My favorite part — customization! Get those inspirational wheels turning, and let’s dive in to make this marinara sauce recipe your own.
Can I Make Marinara Sauce Recipe Fresh Tomatoes Instead?
Yes! Got a tomato plant growing in your garden? Chop up some of that fresh fruit and add it in lieu of the canned, crushed tomatoes. For conversion, one 28 oz can of crushed tomatoes equals about 10-12 whole tomatoes.
Keep an eye out on your cooking time — since there’s extra water in fresh tomatoes, you may need to increase the simmering time, depending on how thick/thin you like your sauce.
What Other Tomato Based Pasta Sauce I Can Try?
One Italian classic sauce, bolognese, is so close to marinara that only one ingredient separates them: meat! To transform your sauce into bolognese, add ground beef or ground pork, and dig in!
Another sauce that is close to marinara is lasagna sauce. What separates these two is cream — this sauce is traditionally enhanced by the addition of heavy cream or some kind of soft, meltable cheese, like ricotta.
See? With the ability to make the marinara sauce recipe at home, you have three Italian sauce staples within your reach!
Can I Add Alcohol?
Now we’re cooking!
White wine pasta sauce is one of my favorites. Make sure to add the wine near the beginning to fully cook out the alcohol. Or opt for vodka sauce pasta, another yummy Italian classic, by adding not only vodka but heavy cream as well. Serve me up a plate, please!
Can I Add Cream Or Cheese In This Sauce?
Absolutely! Cream sauce for pasta is heaven on a plate. Adding a splash of heavy cream (okay, maybe more than a splash…) towards the end of cooking will bring a creamy twist to your sauce. Or go for a cheese sauce for pasta by adding grated parmesan near the end of cooking. Either way, you’ve got a winner!
Can I Omit The Tomatoes In This Recipe?
Not feeling tomatoes at all? Never fear — where there’s a craving, there’s a recipe!
Try a simple butter sauce for pasta. It’s as easy as it sounds, usually consisting of just butter, garlic, salt, and pepper. Oftentimes, you’ll find toasted sage leaves add a delicious pop!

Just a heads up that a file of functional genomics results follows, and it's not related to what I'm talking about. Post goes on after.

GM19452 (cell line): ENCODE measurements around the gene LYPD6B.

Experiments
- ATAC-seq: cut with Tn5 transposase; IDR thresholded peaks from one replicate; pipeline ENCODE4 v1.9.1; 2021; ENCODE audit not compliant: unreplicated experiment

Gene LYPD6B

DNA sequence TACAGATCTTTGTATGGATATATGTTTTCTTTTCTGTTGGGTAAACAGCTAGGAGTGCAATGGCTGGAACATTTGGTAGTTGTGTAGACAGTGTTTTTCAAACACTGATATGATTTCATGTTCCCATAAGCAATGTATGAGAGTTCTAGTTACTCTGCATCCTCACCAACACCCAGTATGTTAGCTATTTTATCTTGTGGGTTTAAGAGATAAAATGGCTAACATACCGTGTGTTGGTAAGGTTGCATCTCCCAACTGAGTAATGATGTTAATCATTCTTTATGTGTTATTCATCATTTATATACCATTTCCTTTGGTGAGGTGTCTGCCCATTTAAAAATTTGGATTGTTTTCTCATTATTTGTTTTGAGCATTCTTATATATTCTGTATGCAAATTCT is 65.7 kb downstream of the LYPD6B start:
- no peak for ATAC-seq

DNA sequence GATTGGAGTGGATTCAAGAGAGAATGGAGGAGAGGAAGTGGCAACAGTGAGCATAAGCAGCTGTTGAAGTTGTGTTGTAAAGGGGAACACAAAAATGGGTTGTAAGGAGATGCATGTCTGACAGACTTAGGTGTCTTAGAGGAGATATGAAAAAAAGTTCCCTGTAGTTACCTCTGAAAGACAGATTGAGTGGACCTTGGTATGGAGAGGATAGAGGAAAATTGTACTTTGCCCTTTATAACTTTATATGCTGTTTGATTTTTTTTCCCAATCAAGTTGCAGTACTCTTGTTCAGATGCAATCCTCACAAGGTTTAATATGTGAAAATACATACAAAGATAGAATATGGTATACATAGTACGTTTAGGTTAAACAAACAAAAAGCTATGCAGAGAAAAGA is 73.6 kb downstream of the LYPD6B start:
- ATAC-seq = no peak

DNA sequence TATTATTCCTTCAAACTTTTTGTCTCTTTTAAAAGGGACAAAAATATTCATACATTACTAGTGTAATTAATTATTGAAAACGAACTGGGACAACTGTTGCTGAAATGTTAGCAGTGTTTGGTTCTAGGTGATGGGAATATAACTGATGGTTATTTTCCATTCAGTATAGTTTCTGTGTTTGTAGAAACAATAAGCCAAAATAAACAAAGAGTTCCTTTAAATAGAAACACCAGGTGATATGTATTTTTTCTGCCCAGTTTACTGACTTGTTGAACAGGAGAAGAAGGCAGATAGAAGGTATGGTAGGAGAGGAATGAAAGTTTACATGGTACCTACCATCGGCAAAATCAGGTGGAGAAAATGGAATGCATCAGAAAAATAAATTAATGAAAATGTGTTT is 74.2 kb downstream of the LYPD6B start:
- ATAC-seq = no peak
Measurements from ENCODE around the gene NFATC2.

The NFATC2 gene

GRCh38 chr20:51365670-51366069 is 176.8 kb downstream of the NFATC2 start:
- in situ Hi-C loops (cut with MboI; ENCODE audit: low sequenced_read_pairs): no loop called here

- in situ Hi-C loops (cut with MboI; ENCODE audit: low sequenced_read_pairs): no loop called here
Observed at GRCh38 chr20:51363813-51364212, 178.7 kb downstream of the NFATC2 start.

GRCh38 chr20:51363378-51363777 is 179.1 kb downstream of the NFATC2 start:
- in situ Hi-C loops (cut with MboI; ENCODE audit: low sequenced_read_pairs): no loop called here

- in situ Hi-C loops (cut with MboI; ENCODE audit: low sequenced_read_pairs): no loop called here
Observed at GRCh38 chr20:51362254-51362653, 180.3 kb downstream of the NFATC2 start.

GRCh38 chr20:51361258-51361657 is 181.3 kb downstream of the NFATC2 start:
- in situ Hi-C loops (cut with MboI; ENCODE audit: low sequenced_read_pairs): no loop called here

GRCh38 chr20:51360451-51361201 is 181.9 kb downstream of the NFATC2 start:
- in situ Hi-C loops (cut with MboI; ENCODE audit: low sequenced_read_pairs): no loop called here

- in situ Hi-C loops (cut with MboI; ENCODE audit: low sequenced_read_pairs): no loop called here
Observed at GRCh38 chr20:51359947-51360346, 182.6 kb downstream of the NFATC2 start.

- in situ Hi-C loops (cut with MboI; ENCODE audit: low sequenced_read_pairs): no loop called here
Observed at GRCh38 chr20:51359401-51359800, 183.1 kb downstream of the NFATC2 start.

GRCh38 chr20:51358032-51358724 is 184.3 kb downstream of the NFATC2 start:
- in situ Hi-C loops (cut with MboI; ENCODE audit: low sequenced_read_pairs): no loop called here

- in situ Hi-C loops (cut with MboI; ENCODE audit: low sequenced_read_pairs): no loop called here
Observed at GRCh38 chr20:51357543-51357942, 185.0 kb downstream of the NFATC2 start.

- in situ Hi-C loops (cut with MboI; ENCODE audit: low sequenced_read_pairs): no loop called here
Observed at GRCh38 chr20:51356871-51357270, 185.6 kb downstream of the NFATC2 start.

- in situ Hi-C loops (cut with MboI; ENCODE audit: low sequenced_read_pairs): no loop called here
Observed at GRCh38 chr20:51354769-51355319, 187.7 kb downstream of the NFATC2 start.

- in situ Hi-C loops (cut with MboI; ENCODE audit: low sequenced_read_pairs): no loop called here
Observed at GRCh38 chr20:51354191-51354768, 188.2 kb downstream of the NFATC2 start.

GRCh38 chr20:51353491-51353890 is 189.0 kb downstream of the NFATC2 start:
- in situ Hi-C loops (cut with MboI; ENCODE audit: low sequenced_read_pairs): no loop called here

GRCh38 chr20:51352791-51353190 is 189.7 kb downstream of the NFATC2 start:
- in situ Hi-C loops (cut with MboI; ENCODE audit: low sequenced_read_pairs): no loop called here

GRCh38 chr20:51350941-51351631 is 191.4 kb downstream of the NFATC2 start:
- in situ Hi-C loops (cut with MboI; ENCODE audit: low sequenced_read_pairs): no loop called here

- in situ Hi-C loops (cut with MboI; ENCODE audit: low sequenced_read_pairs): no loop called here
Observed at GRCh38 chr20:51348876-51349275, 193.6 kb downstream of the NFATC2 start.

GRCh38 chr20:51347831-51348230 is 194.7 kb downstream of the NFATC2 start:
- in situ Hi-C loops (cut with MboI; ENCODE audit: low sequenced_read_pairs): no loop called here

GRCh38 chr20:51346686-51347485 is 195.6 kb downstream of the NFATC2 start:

Or spring for olive oil pasta sauce, which is even easier, and also tastes great on salads!
Marinara Sauce Recipe
- 1/4 cup olive oil
- 1 cup yellow onion, finely chopped
- 1/4 cup carrot, finely grated
- 1 1/2 teaspoon salt
- 1 teaspoon black pepper
- 4 cloves garlic, minced
- 1 (28 ounce) can crushed tomatoes, with juices
- 1 (6 ounce) can tomato paste
- 3 teaspoons Italian Seasoning
- 2 bay leaves
- 1/2 cup water
- Heat the olive oil in a large pot. Add the onion and saute, over medium-high heat, until soft, about 5-6 minutes. Add the grated carrot, salt, and pepper and saute until soft. Reduce the heat to low and add the garlic. Saute until fragrant, about 1 minute.
- Add the rest of the ingredients. Simmer on low, uncovered, until the sauce thickens, about 1 hour. Thin, if need, by adding water.
- Remove bay leaf. Adjust seasoning and serve.
Fans Also Made:
None foundRATE THIS RECIPE
More Pasta Sauce Recipes
You’ve conquered the most basic of all Italian recipes, the marinara sauce! What’s next, you ask? Well, moving on to Italian Cuisine 102, we have:
- Lemon Pasta Sauce – a light, citrusy sauce!
- Pesto Sauce – if you love basil!
- Alfredo Sauce – creamy, all-time favorite sauce
- Carbonara Sauce – the sauce for all ages
- White Sauce For Pasta – the sauce for all season
- Pomodoro Sauce – It’s flavored with the bright, fresh, sunny flavors of Italy.
Put it on noodles. Simmer it with meatballs. Use it as a dip for crusty bread. However you eat it, marinara sauce recipe is delicious — and being able to make it at home opens up a world of possibilities! Peel that garlic, open that bottle of wine, and indulge your Italian dreams.
What’s your favorite way to eat marinara sauce? Let me know in the comments!
Yes to homemade marinara sauce!! 🙂
Jay De Castro says
Kathleen, I am an old 82 Italian and have been making Red Sauce since I was 3 with my Nonno, and real Italian Red Sauce cooks all day my family is from the Naples, Italy area and we only know one way and that is how the old folks made it. I am glad you like your quick recipe but I’ll stick to our way.